There is quite a list of hero’s of faith in Hebrews 11. “By faith Abel offered to God…By faith Enoch was taken away…By faith Noah…prepared an ark…By faith Abraham obeyed when he was called….” (Hebrews 11:4-8). Through the end of the chapter the pattern repeats itself; people heard the will of god, they believed God and they did what He told them. Did they work? Yes! Did God reward them for their work? Certainly! But they were doing God’s work, by faith. And without exception, God rewarded their “work of faith.” James writes of this principle when he says, “What use is it, my brethren, if someone says he has faith but he has no works? Can that faith save him? 15 If a brother or sister is without clothing and in need of daily food, 16 and one of you says to them, “Go in peace, be warmed and be filled,” and yet you do not give them what is necessary for their body, what use is that? 17 Even so faith, if it has no works, is dead, being by itself” (James 2:14-17 NAS95). Only faith which works can obtain the favor and blessings of God.
A great example is found in the life of Abraham. “By faith Abraham, when he was tested, offered up Isaac…ABRAHAM BELIEVED GOD, AND IT WAS CREDITED TO HIM AS RIGHTEOUSNESS…Was not Abraham our father justified by works when he offered up Isaac his son on the altar? You see that faith was working with his works, and as a result of the works, faith was perfected; and the Scripture was fulfilled which says, “AND ABRAHAM BELIEVED GOD, AND IT WAS RECKONED TO HIM AS RIGHTEOUSNESS,” and he was called the friend of God” (NAS95). Were “works” involved in Abraham’s being right with God? The Bible plainly says so! But it was the work of God and His work was the means by which his (Abraham) faith was made perfect. That same principle must be true with us. We cannot be saved by our works, for we cannot earn salvation. We cannot be saved by works of the law, for that law is nailed to the cross. But we can be justified by works of faith, just as Abraham was.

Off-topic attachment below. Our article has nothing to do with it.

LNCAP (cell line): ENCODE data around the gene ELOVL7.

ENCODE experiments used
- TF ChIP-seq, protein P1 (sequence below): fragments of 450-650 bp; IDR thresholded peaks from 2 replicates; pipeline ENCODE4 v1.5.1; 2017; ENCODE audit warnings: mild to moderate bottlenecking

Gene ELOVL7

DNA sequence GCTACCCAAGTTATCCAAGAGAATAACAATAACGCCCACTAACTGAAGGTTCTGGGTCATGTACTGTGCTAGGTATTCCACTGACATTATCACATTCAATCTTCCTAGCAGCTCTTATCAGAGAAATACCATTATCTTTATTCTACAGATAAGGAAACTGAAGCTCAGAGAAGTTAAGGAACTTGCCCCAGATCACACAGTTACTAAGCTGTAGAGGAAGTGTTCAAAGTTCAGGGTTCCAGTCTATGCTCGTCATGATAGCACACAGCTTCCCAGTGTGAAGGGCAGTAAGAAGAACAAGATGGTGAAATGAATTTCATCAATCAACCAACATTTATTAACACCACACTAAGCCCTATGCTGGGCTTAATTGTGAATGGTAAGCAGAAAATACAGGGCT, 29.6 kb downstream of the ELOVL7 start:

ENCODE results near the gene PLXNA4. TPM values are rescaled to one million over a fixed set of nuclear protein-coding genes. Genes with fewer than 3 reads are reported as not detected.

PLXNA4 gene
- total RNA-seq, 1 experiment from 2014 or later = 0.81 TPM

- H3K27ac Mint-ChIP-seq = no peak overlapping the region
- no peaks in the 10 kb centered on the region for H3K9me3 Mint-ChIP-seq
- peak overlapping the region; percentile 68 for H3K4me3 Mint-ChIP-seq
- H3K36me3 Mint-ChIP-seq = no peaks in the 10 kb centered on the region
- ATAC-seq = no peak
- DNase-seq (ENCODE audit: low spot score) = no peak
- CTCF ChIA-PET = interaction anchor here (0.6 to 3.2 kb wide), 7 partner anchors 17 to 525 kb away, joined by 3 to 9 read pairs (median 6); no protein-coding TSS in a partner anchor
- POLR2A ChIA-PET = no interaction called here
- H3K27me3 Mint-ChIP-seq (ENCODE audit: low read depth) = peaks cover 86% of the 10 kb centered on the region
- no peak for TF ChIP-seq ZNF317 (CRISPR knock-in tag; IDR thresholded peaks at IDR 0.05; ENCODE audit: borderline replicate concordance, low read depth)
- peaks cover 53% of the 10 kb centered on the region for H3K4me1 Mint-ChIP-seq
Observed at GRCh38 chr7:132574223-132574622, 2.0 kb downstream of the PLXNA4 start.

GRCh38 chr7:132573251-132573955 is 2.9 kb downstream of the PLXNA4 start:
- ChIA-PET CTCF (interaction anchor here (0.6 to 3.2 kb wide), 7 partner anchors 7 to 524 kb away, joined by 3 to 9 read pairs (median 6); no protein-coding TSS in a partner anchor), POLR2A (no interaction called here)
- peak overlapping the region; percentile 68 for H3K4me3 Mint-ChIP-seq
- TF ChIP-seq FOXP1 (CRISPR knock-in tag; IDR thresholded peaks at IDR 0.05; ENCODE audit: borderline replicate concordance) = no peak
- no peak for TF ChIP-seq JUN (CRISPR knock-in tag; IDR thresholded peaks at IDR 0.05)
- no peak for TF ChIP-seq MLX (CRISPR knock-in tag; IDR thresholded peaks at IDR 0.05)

The basis of the judgment, distasteful as it is to some, is going to be “works.” “For the Son of Man is going to come in the glory of His Father with His angels, and WILL THEN REPAY EVERY MAN ACCORDING TO HIS DEEDS” (Matthew 16:27 NAS95). Paul wrote, “For we must all appear before the judgment seat of Christ, so that each one may be recompensed for his deeds in the body, according to what he has done, whether good or bad” (2 Corinthians 5:10 NAS95). That is the reason God makes it abundantly clear, “You see that a man is justified by works and not by faith alone” (James 2:24 NAS95).

“What Does God Expect…?”

I do not want to sound like an alarmist, but this a is serious matter, and caution should be taken. If we put ourselves in a position that we are living in sin, we are put-ting our souls in danger. When we consider the possibility that we are entering or are in a sinful relationship. we are admitting our ignorance of some of Satan’s devices (1 Cor 5:11). Surely we must recognize that Satan walks among those who are seeking to be married, even those of us who are (1 Pet 5:8).
If we enter into a relationship that is called sin by God (fornication), we will stand condemned in the end, “Know ye not that the unrighteous shall not inherit the kingdom of God? Be not deceived: neither fornicators, nor adulterers. ..shall inherit the kingdom of God” (1 Cor. 6:9-10). Marriage has been given by God for a man and woman to enjoy one another for a lifetime (Gen 2:21-24).
Marriage is of divine origin (Gen 1:26-28; 2:18-25) (Mat 19:3-6). The home was instituted by God to cradle, shape, and maintain civilization. Civilization and society came out of marriage and the home, not the other way around. Those who know and fear God will honor marriage and Him who gave it to us. “Marriage is honourable in all, and the bed undefiled: but whoremongers and adulterers God will judge” (Heb 13:4). God and His will are honored in marriage, “Because the LORD hath been witness between thee and the wife of thy youth,. ..yet is she thy companion, and the wife of thy covenant” (Mal 2:14).
There is unity in a godly marriage, “Can two walk together, except they be agreed?” (Amos 3:3). Those who are willing to accept their respective rolls in marriage are blessed of God. Those who choose to live together without the institute of marriage are in danger of losing their souls to a devil’s hell.
The divine institute of marriage begins with a man and woman being joined together as husband and wife. “Therefore shall a man leave his father and his mother, and shall cleave unto his wife: and they shall be one flesh” (Gen 2:24). Without the divine institute of marriage, “one flesh” cannot be achieved.
(Rom 6:23), “For the wages of sin is death: but the gift of God is eternal life through Jesus Christ our Lord.”

The Grace Of God